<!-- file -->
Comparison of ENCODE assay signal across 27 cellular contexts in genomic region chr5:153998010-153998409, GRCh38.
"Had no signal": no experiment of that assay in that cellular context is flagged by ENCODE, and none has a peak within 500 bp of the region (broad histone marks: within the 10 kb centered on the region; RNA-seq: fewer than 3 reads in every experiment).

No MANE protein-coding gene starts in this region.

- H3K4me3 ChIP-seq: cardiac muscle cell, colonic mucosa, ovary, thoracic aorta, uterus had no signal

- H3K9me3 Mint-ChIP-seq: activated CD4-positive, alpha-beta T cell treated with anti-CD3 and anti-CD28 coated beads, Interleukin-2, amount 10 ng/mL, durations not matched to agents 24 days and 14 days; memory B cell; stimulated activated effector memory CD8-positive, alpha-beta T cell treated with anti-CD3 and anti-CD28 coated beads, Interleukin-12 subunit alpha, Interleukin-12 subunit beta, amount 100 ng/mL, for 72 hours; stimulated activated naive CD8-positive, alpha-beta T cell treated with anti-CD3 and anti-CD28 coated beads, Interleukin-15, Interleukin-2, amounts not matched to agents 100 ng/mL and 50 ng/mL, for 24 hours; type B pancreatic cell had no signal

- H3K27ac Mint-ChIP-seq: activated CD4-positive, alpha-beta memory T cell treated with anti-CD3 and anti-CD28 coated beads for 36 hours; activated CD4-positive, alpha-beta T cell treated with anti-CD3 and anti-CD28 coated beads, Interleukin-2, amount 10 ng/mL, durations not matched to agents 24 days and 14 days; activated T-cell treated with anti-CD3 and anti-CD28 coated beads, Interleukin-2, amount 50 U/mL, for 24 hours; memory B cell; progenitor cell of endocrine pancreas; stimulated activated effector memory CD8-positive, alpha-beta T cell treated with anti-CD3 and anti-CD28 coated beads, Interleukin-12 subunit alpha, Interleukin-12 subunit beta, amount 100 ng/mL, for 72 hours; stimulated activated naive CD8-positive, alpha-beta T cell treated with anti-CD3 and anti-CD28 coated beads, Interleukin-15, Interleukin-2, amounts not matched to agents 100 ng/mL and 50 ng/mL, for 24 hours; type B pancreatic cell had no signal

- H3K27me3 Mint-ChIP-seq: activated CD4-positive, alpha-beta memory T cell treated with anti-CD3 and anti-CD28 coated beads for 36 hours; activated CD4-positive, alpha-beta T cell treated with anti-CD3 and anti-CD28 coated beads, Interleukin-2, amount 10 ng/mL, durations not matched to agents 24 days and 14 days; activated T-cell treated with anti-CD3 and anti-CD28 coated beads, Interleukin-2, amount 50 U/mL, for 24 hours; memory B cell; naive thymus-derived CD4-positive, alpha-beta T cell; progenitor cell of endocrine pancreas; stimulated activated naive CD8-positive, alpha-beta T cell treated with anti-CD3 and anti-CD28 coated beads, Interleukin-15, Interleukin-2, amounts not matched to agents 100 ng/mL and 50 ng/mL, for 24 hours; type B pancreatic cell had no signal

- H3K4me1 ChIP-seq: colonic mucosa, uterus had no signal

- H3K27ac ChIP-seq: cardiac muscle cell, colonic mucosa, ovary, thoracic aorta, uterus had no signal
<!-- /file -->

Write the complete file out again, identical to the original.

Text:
Comparison of ENCODE assay signal across 27 cellular contexts in genomic region chr5:153998010-153998409, GRCh38.
"Had no signal": no experiment of that assay in that cellular context is flagged by ENCODE, and none has a peak within 500 bp of the region (broad histone marks: within the 10 kb centered on the region; RNA-seq: fewer than 3 reads in every experiment).

No MANE protein-coding gene starts in this region.

- H3K4me3 ChIP-seq: cardiac muscle cell, colonic mucosa, ovary, thoracic aorta, uterus had no signal

- H3K9me3 Mint-ChIP-seq: activated CD4-positive, alpha-beta T cell treated with anti-CD3 and anti-CD28 coated beads, Interleukin-2, amount 10 ng/mL, durations not matched to agents 24 days and 14 days; memory B cell; stimulated activated effector memory CD8-positive, alpha-beta T cell treated with anti-CD3 and anti-CD28 coated beads, Interleukin-12 subunit alpha, Interleukin-12 subunit beta, amount 100 ng/mL, for 72 hours; stimulated activated naive CD8-positive, alpha-beta T cell treated with anti-CD3 and anti-CD28 coated beads, Interleukin-15, Interleukin-2, amounts not matched to agents 100 ng/mL and 50 ng/mL, for 24 hours; type B pancreatic cell had no signal

- H3K27ac Mint-ChIP-seq: activated CD4-positive, alpha-beta memory T cell treated with anti-CD3 and anti-CD28 coated beads for 36 hours; activated CD4-positive, alpha-beta T cell treated with anti-CD3 and anti-CD28 coated beads, Interleukin-2, amount 10 ng/mL, durations not matched to agents 24 days and 14 days; activated T-cell treated with anti-CD3 and anti-CD28 coated beads, Interleukin-2, amount 50 U/mL, for 24 hours; memory B cell; progenitor cell of endocrine pancreas; stimulated activated effector memory CD8-positive, alpha-beta T cell treated with anti-CD3 and anti-CD28 coated beads, Interleukin-12 subunit alpha, Interleukin-12 subunit beta, amount 100 ng/mL, for 72 hours; stimulated activated naive CD8-positive, alpha-beta T cell treated with anti-CD3 and anti-CD28 coated beads, Interleukin-15, Interleukin-2, amounts not matched to agents 100 ng/mL and 50 ng/mL, for 24 hours; type B pancreatic cell had no signal

- H3K27me3 Mint-ChIP-seq: activated CD4-positive, alpha-beta memory T cell treated with anti-CD3 and anti-CD28 coated beads for 36 hours; activated CD4-positive, alpha-beta T cell treated with anti-CD3 and anti-CD28 coated beads, Interleukin-2, amount 10 ng/mL, durations not matched to agents 24 days and 14 days; activated T-cell treated with anti-CD3 and anti-CD28 coated beads, Interleukin-2, amount 50 U/mL, for 24 hours; memory B cell; naive thymus-derived CD4-positive, alpha-beta T cell; progenitor cell of endocrine pancreas; stimulated activated naive CD8-positive, alpha-beta T cell treated with anti-CD3 and anti-CD28 coated beads, Interleukin-15, Interleukin-2, amounts not matched to agents 100 ng/mL and 50 ng/mL, for 24 hours; type B pancreatic cell had no signal

- H3K4me1 ChIP-seq: colonic mucosa, uterus had no signal

- H3K27ac ChIP-seq: cardiac muscle cell, colonic mucosa, ovary, thoracic aorta, uterus had no signal